Authors
Hanne Andersen
University of Copenhagen
Abstract
Many degree programs in science and engineering aim at enabling their students to perform interdisciplinary problem solving. In this paper we present three types of expertise that are involved in different ways in interdisciplinary problem solving. In doing so we shall first characterise two important epistemological challenges commonly faced in interdisciplinary problem solving, namely the communication challenge that arises from the use of different concepts within different scientific domains, and the integration challenge that arises from the differences between domain-specific epistemological standards. Next, drawing on recent work on expertise developed within science studies, we characterize the interactional expertise that is a precondition for scientists to communicate across scientific domains, and the integrational expertise that is a precondition for scientists to be able to integrate cognitive resources originating in different domains. Finally, we shall analyse how different types of interdisciplinary problem solving sets different requirements for interactional and integrational expertise and discuss the implications for science and engineering programs in higher education.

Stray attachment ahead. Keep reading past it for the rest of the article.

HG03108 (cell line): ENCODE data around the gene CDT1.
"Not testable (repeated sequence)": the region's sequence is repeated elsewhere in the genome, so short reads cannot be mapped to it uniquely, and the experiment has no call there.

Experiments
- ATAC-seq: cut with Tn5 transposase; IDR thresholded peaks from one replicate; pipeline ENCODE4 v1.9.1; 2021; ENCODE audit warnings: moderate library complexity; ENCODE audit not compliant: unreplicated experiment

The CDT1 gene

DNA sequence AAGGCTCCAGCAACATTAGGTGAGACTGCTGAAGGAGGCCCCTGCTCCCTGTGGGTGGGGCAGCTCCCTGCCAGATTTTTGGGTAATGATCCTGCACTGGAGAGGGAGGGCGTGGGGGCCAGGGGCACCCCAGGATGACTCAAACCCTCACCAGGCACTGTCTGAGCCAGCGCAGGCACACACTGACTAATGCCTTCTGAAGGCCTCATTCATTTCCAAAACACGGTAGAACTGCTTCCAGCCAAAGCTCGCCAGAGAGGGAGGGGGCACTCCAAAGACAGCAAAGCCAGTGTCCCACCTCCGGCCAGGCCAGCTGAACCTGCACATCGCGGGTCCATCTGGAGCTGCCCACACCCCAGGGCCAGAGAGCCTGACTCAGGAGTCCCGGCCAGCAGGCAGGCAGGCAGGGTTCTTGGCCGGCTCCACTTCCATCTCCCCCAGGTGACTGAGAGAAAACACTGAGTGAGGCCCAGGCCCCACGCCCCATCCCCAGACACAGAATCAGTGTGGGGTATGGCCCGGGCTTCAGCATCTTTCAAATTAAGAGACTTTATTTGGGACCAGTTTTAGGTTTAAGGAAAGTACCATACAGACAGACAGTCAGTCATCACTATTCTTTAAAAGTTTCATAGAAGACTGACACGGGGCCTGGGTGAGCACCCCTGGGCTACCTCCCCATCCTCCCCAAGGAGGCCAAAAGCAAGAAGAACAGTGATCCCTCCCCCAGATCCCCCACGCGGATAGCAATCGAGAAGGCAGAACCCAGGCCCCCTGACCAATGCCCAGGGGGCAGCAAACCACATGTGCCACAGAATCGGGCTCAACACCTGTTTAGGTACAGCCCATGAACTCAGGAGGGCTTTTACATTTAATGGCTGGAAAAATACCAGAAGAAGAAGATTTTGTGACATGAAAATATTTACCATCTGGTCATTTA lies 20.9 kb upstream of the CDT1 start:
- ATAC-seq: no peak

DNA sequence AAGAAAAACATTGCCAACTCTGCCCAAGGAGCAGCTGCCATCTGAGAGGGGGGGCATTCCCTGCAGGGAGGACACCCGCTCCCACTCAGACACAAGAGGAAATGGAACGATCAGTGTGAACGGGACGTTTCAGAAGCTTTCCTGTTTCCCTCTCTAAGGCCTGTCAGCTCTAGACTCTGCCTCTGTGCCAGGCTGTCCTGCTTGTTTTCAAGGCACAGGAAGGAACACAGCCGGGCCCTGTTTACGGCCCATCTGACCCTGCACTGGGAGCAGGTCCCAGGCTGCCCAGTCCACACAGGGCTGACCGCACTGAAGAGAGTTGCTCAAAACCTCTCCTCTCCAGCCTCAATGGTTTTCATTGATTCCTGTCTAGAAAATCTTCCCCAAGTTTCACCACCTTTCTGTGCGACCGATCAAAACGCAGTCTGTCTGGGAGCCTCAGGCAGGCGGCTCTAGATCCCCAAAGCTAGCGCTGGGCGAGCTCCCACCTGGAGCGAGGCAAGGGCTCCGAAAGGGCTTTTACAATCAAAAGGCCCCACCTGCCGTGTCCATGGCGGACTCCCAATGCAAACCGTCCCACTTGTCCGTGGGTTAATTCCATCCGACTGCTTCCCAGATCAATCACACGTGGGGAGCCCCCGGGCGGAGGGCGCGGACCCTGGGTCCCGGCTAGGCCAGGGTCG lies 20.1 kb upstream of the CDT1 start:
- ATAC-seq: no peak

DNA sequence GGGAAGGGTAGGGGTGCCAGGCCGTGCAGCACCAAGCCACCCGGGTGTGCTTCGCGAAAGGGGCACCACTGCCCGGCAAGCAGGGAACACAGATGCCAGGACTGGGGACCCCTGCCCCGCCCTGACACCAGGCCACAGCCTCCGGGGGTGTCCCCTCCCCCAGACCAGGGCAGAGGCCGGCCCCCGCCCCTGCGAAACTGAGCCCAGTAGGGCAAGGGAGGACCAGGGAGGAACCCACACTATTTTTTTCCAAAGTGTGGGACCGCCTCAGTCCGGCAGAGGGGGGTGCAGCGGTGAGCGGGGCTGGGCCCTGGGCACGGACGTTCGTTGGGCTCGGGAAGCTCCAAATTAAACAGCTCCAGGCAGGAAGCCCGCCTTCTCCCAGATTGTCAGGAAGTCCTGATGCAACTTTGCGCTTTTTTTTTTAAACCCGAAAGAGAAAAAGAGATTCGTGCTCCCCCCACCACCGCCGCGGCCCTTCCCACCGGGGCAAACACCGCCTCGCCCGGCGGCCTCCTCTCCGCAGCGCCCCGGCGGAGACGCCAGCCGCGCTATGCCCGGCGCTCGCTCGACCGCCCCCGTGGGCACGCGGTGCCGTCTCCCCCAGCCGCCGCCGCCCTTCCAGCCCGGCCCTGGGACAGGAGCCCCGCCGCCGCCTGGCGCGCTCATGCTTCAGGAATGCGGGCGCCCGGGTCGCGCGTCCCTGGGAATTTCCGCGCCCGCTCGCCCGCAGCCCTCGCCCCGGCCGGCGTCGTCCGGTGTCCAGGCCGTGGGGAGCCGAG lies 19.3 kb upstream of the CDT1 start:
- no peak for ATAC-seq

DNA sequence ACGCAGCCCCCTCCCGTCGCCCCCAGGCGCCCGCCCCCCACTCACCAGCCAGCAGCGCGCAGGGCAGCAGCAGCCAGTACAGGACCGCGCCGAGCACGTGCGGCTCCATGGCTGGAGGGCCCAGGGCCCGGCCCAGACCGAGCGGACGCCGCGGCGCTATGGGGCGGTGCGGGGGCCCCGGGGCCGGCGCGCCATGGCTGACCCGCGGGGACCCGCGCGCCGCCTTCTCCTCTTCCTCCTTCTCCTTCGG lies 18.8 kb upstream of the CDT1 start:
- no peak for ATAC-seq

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References found in this work BETA

The Structure of Scientific Revolutions.Thomas Samuel Kuhn - 1962 - Chicago: University of Chicago Press.
Image and Logic: A Material Culture of Microphysics.Peter Galison (ed.) - 1997 - University of Chicago Press: Chicago.
Rethinking Expertise.H. M. Collins & Robert Evans - 2007 - University of Chicago Press.
Interpretations of Probability.Alan Hájek - 2007 - Stanford Encyclopedia of Philosophy.

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